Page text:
If you catch the problem early enough, you can solve the problem yourself by flushing root killers like rock salt down the toilet. If the root infiltration is extensive enough, you might have to call in a professional plumber to extract the roots.

Rattling Pipes

If you’re hearing rattling noises coming from your pipes and you’re sure it’s not water hammer, it could mean that you have loose pipe mounts somewhere. This can often occur in drain pipes that are located under the floor. If you have a basement or crawlspace where you can access these pipes, you should be able to secure the offending pipe by either tightening the mount or installing a new one.

Humming or Vibrating Noises

Humming or vibrating sounds can occur in bathroom and kitchen sinks. As you start to open the faucet, you might notice a humming sound coming from the pipes under the sink. When the faucet is completely open, this humming noise can progress to a louder, vibrating sound.

This is usually caused by either the hot or cold water valves under the sink not being completely in the open position. If the valves aren’t completely open, they create a slight obstruction for the water passing through, leading to offending noises.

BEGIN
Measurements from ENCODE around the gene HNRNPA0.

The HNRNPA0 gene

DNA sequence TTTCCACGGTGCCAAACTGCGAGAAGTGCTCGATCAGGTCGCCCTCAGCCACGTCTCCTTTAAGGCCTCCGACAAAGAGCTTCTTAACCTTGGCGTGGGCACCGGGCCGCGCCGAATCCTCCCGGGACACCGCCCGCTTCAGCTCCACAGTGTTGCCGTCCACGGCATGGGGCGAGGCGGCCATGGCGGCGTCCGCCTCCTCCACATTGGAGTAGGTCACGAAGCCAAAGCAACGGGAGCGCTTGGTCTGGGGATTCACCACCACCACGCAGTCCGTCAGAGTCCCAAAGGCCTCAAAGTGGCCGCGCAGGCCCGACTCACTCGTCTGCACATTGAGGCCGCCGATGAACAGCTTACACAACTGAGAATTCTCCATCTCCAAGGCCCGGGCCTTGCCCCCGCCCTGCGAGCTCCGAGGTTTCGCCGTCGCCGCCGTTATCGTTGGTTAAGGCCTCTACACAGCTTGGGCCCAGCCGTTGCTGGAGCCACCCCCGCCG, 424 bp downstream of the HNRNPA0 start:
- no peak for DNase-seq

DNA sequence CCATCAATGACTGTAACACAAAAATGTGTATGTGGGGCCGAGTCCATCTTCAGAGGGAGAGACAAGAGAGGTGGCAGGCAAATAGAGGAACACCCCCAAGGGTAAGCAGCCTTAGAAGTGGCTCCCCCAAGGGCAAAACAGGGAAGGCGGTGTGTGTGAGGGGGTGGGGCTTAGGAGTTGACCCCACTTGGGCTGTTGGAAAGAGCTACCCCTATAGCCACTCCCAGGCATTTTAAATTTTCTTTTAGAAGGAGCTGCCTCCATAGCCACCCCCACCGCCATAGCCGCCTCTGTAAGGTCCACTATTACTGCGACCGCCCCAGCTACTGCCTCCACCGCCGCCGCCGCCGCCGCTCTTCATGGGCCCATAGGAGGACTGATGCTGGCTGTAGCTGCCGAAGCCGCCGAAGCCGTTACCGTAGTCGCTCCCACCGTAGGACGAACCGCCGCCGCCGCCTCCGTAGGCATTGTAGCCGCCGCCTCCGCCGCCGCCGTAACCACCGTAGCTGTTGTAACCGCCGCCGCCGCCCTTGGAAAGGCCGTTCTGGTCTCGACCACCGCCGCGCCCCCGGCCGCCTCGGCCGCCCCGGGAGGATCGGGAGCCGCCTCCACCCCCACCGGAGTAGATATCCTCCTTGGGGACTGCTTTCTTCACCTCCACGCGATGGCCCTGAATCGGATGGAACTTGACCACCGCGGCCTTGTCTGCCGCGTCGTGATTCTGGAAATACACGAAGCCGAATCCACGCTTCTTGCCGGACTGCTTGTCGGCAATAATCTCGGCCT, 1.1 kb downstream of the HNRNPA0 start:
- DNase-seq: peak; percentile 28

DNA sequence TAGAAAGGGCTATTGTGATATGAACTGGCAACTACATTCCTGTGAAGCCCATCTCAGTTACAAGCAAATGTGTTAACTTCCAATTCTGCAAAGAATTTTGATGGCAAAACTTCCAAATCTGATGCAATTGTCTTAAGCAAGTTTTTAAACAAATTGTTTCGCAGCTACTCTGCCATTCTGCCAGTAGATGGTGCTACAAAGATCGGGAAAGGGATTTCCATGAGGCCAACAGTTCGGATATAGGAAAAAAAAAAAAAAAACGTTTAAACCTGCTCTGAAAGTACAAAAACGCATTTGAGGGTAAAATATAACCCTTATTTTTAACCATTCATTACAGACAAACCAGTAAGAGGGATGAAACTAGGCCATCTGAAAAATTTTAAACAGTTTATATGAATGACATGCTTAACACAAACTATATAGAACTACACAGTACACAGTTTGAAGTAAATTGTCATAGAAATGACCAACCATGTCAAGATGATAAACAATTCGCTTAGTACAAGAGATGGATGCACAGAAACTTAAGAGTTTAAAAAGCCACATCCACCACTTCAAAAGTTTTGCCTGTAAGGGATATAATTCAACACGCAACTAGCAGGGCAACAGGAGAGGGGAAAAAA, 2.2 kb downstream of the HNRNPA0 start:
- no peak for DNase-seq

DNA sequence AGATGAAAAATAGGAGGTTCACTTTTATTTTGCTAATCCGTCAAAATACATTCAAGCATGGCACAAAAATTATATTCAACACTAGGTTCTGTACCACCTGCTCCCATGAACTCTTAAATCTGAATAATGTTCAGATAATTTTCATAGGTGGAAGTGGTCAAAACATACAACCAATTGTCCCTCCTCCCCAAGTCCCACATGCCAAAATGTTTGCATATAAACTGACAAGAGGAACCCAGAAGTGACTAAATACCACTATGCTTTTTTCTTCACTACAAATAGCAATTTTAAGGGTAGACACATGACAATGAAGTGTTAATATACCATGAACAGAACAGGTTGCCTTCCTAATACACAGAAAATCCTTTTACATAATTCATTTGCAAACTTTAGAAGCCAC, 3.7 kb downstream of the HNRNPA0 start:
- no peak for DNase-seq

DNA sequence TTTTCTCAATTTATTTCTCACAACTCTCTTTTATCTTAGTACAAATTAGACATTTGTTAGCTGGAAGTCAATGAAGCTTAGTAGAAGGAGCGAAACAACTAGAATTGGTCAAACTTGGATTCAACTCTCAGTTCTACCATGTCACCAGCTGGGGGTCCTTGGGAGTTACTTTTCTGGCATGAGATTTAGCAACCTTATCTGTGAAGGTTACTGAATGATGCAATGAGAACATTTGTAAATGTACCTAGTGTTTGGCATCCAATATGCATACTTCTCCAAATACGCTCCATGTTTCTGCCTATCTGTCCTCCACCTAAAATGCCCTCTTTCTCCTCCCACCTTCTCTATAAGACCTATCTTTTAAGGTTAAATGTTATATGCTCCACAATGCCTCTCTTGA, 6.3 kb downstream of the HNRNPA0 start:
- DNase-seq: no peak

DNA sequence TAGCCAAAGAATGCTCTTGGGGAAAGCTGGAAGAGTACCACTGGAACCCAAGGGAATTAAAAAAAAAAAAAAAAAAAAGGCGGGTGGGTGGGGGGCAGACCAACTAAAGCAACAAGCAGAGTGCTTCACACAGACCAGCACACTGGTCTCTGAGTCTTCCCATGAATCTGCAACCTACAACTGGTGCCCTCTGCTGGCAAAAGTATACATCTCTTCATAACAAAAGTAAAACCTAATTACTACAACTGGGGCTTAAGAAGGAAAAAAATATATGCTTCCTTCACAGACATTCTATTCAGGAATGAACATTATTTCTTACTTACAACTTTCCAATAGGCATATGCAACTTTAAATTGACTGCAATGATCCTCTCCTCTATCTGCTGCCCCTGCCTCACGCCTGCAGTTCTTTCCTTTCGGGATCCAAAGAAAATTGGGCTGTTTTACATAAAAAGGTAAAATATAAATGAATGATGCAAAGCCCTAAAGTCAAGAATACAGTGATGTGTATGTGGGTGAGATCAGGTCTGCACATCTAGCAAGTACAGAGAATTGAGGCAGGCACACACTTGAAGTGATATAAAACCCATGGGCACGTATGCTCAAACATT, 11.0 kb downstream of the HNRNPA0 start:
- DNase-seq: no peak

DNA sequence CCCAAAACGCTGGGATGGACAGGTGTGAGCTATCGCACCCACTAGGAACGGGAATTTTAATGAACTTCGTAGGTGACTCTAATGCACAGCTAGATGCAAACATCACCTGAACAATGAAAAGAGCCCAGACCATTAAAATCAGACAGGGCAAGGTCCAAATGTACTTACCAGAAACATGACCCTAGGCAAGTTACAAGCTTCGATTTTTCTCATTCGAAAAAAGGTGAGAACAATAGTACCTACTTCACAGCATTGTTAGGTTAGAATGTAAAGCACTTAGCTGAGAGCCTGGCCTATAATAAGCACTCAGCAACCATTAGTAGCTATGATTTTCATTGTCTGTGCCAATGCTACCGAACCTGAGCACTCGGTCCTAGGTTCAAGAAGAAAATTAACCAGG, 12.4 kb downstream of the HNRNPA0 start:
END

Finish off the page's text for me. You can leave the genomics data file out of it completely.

The solution here is often quite easy — simply turn the valve until its parallel with the pipe (open position). Sometimes, however, opening the valve won’t fix the problem. In this case, you might have a faulty valve that needs to be replaced. You should be able to pick up a replacement valve online or at a local hardware store.

If you replace the valve and still have humming or vibrating noises coming from the pipes under your sink, you probably have some high pressure issues. Get a reading on your home’s water pressure and adjust your pressure to a more reasonable level.


Noisy pipes might set off some alarms, but they aren’t always a cause for concern. Water hammer is the most serious pipe noise, indicating pressure issues in your home’s plumbing system. Keeping tabs on your water pressure, keeping your drain pipes clear and maintaining your fixtures should help solve most of your noisy pipe problems.



For more information contact:
Email Address:

Samantha Eastman or Emily Baker

Falls & Co.

Phone: 1-216-696-0229